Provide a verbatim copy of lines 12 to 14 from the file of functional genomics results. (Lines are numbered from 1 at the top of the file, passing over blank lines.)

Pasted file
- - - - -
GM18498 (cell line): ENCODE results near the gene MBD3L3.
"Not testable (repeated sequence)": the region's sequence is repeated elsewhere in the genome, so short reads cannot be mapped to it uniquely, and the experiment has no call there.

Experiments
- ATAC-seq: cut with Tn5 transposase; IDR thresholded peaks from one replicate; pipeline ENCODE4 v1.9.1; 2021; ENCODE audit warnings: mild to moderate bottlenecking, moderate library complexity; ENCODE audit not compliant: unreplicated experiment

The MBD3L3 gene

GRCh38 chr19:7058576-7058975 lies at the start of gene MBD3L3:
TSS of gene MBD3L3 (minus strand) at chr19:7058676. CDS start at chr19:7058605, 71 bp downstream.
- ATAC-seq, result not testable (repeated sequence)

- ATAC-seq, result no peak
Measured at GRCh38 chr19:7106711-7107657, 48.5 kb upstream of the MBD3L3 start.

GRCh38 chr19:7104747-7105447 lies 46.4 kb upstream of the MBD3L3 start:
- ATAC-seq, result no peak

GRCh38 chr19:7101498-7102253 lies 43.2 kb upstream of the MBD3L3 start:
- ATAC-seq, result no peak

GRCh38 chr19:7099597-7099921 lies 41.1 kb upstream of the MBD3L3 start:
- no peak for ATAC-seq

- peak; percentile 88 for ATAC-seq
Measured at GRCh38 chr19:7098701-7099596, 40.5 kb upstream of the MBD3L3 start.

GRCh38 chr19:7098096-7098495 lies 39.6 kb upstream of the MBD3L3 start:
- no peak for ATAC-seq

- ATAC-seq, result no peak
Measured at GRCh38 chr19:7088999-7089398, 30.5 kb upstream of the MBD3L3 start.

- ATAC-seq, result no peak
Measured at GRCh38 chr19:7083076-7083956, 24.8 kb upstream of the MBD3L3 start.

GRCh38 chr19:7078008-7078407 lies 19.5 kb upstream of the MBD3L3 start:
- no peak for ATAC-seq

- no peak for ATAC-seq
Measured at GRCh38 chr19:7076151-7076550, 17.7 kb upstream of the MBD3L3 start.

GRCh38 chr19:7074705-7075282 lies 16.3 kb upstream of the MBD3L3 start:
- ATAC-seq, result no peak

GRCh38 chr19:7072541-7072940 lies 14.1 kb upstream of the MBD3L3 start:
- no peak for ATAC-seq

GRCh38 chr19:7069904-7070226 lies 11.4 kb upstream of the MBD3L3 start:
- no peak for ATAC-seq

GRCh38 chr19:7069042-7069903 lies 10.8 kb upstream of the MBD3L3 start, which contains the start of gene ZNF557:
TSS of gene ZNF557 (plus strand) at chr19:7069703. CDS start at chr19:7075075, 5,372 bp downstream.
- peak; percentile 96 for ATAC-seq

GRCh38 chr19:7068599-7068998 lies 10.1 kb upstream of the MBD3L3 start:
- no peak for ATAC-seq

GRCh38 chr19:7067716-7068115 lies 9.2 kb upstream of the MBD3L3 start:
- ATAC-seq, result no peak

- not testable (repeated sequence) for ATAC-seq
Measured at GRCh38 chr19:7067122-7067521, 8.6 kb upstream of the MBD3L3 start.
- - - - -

- ATAC-seq, result no peak

GRCh38 chr19:7101498-7102253 lies 43.2 kb upstream of the MBD3L3 start:
- ATAC-seq, result no peak